View the image of the Twisted Gun Golf Course in Mingo County, West Viginia (top), versus the image of an active mountaintop mine (bottom). As a class, list a range of aesthetic and emotional reactions to these landscapes. What might the following stakeholders say about them: the mining company; a golfer; a local resident; an environmentalist? What range of emotional valences can legitimately result from contemplating restoration before-and-after? How does this ambiguity work in the favor of greenwashing tactics by the mining industry?

Teaching Assignments

Ecological Restoration and Corporate Greenwashing (Two 75-minute classes)
As preparation for class, have learners read and take notes on the short article by Suding et al. (2015), paying special attention to the highlighted portions. Learners should also read and take notes on the article by de Freitas Netto et al. (2020), paying special attention to the highlighted portions as well as  the list of greenwashing tactics on pages 8-10.

  1. (10 min) Review the major principles of ecological restoration and types of greenwashing using the PowerPoint slides below. 

  2. (5 min.) Divide learners into working groups of 3-5 participants and assign them to the following case studies representing corporate-led ecological restoration or environmental preservation. Each link is a public-facing virtue site funded by the corporation itself, or a site developed by the Wildlife Habitat Council, a group founded by Anheuser Busch, BP, DuPont, Exxon and U.S. Steel to promote and manage the appearance of corporate environmental virtues.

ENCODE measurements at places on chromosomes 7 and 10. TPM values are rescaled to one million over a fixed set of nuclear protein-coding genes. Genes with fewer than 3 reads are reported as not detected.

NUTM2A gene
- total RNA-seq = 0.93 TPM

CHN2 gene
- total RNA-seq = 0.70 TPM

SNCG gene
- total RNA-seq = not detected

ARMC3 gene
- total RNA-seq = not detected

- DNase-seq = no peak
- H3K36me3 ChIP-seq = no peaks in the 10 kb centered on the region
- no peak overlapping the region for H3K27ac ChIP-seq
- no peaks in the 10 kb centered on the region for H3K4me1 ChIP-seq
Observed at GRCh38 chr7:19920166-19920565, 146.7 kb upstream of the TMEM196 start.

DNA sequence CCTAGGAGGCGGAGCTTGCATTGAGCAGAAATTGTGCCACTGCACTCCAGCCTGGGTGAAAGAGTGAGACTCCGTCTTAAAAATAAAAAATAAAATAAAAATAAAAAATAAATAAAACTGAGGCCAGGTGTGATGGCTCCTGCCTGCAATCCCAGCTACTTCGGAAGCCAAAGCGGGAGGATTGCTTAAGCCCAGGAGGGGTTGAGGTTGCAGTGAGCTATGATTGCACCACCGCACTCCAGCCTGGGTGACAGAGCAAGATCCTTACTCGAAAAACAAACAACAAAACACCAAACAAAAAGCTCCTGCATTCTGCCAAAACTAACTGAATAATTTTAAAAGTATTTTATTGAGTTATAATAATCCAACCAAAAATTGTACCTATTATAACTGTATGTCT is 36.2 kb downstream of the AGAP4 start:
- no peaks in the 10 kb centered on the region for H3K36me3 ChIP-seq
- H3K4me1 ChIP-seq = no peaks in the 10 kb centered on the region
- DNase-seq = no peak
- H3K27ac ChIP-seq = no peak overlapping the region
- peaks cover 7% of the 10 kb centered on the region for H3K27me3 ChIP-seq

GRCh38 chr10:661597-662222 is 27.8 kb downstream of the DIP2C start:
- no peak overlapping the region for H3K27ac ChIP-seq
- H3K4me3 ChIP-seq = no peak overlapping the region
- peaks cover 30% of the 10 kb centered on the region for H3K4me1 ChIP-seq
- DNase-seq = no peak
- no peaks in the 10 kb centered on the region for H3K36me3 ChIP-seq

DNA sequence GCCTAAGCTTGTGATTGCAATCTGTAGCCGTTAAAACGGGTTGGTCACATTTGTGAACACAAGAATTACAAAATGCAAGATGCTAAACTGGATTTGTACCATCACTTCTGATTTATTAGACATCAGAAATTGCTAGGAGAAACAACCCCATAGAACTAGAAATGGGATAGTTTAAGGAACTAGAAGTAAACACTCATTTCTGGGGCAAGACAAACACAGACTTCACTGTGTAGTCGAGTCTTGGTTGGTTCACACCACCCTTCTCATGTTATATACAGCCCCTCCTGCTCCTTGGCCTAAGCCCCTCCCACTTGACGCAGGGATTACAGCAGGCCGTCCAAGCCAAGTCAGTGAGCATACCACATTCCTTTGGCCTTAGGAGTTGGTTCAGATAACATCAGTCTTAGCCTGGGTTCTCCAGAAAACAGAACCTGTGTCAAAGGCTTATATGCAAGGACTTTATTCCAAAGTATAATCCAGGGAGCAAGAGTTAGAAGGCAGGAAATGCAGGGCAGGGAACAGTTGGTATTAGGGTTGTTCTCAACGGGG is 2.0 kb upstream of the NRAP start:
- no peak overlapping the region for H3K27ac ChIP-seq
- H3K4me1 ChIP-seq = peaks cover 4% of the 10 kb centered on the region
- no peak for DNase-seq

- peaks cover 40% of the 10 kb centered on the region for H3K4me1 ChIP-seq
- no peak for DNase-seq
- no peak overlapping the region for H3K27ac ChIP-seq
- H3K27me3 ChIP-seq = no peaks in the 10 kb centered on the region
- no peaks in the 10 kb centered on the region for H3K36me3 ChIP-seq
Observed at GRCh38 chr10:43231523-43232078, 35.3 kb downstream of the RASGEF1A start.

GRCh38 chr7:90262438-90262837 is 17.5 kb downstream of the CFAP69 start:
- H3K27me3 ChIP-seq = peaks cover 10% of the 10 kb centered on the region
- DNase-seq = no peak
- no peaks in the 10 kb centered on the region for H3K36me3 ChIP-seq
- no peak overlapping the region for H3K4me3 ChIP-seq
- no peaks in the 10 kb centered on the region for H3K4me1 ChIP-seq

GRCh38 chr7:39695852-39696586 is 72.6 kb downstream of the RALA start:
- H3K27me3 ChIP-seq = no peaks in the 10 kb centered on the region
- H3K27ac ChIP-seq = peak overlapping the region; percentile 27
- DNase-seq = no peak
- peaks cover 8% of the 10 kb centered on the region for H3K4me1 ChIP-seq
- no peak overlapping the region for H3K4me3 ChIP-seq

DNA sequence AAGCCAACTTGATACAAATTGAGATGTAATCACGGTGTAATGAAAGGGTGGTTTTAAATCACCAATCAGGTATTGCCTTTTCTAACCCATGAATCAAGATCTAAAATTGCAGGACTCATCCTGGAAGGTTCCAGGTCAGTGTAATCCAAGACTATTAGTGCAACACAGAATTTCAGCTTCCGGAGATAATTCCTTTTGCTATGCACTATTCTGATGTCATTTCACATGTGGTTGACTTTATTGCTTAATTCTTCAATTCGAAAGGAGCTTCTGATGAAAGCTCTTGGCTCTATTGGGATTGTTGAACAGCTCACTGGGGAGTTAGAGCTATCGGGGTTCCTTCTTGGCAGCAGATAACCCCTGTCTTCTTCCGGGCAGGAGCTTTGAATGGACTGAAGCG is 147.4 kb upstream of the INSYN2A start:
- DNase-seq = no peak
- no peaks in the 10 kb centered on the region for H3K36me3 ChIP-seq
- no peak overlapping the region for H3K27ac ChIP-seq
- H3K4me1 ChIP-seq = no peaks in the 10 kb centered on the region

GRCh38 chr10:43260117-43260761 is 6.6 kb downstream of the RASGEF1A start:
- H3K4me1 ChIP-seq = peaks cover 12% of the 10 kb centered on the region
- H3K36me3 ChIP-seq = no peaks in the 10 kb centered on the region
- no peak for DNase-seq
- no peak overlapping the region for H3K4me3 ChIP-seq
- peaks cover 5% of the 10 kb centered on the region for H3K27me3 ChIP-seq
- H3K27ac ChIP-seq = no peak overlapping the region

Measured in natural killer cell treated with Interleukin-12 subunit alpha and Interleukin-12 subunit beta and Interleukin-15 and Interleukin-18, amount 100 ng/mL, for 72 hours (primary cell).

3. (20 min) Ask groups to read the “virtue” websites above while analyzing their adherence to the specific principles of ecological restoration outlined by the ecologists in the Suding et al. (2015) paper. These are: 1) Ecological Integrity, 2) Long-Term Sustainability, 3) Benefits and Engages Society, 4) Informed by Past and Future. For each principle, have the group estimate the degree of success in implementation as a score of 1–3: 1 is “minimal,” 2 is “moderate,” and 3 is “exemplary.” In general, how do they feel the corporations have done with respect to environmental transparency based on these websites?


  4. (20 min.) Using the paired, case study-respective links below, have each group conduct further critical research into the corporation and its operations, the site history and environmental analyses, and social values preserved or erased by disturbance and restoration. These include government reports, scholarly articles, and popular environmental media, though participants may also find additional sources. Listed last is a blog post about greenwashing by the president of the Wildlife Habitat Council, which all groups may read.


  5. (15 min.) For the rest of this class session, have groups update their initial analysis of the site’s adherence to four restoration principles based on further critical research.